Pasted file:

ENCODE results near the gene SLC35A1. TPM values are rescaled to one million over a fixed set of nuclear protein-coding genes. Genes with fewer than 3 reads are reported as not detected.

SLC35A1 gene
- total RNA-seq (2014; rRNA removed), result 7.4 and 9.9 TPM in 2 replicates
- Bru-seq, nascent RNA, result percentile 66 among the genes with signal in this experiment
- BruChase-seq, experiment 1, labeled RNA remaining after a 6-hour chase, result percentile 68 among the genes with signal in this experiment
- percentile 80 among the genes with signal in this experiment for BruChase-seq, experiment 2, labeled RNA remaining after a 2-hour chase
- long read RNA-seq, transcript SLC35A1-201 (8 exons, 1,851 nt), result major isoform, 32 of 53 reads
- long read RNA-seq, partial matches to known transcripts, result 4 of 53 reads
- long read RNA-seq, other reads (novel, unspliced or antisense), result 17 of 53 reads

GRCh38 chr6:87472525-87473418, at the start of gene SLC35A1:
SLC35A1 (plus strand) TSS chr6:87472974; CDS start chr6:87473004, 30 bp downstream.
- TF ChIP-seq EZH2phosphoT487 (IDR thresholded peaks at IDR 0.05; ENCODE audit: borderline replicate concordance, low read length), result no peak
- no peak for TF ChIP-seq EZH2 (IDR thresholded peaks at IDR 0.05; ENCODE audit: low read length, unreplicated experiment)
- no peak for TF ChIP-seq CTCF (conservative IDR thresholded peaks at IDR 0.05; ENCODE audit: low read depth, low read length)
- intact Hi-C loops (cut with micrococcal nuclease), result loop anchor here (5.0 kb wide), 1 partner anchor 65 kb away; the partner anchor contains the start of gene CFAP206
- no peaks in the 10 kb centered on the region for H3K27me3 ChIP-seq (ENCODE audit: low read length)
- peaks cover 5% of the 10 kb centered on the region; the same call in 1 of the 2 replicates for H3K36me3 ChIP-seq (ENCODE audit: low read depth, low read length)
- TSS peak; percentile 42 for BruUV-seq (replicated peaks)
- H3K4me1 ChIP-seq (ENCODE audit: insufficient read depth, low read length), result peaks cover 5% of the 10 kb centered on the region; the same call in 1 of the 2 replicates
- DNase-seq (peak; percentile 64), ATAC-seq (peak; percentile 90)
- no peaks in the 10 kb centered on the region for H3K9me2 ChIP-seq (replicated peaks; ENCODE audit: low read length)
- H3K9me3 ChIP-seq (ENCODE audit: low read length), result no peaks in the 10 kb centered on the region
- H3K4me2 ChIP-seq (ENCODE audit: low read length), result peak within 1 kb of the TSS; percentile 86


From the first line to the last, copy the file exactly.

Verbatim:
ENCODE results near the gene SLC35A1. TPM values are rescaled to one million over a fixed set of nuclear protein-coding genes. Genes with fewer than 3 reads are reported as not detected.

SLC35A1 gene
- total RNA-seq (2014; rRNA removed), result 7.4 and 9.9 TPM in 2 replicates
- Bru-seq, nascent RNA, result percentile 66 among the genes with signal in this experiment
- BruChase-seq, experiment 1, labeled RNA remaining after a 6-hour chase, result percentile 68 among the genes with signal in this experiment
- percentile 80 among the genes with signal in this experiment for BruChase-seq, experiment 2, labeled RNA remaining after a 2-hour chase
- long read RNA-seq, transcript SLC35A1-201 (8 exons, 1,851 nt), result major isoform, 32 of 53 reads
- long read RNA-seq, partial matches to known transcripts, result 4 of 53 reads
- long read RNA-seq, other reads (novel, unspliced or antisense), result 17 of 53 reads

GRCh38 chr6:87472525-87473418, at the start of gene SLC35A1:
SLC35A1 (plus strand) TSS chr6:87472974; CDS start chr6:87473004, 30 bp downstream.
- TF ChIP-seq EZH2phosphoT487 (IDR thresholded peaks at IDR 0.05; ENCODE audit: borderline replicate concordance, low read length), result no peak
- no peak for TF ChIP-seq EZH2 (IDR thresholded peaks at IDR 0.05; ENCODE audit: low read length, unreplicated experiment)
- no peak for TF ChIP-seq CTCF (conservative IDR thresholded peaks at IDR 0.05; ENCODE audit: low read depth, low read length)
- intact Hi-C loops (cut with micrococcal nuclease), result loop anchor here (5.0 kb wide), 1 partner anchor 65 kb away; the partner anchor contains the start of gene CFAP206
- no peaks in the 10 kb centered on the region for H3K27me3 ChIP-seq (ENCODE audit: low read length)
- peaks cover 5% of the 10 kb centered on the region; the same call in 1 of the 2 replicates for H3K36me3 ChIP-seq (ENCODE audit: low read depth, low read length)
- TSS peak; percentile 42 for BruUV-seq (replicated peaks)
- H3K4me1 ChIP-seq (ENCODE audit: insufficient read depth, low read length), result peaks cover 5% of the 10 kb centered on the region; the same call in 1 of the 2 replicates
- DNase-seq (peak; percentile 64), ATAC-seq (peak; percentile 90)
- no peaks in the 10 kb centered on the region for H3K9me2 ChIP-seq (replicated peaks; ENCODE audit: low read length)
- H3K9me3 ChIP-seq (ENCODE audit: low read length), result no peaks in the 10 kb centered on the region
- H3K4me2 ChIP-seq (ENCODE audit: low read length), result peak within 1 kb of the TSS; percentile 86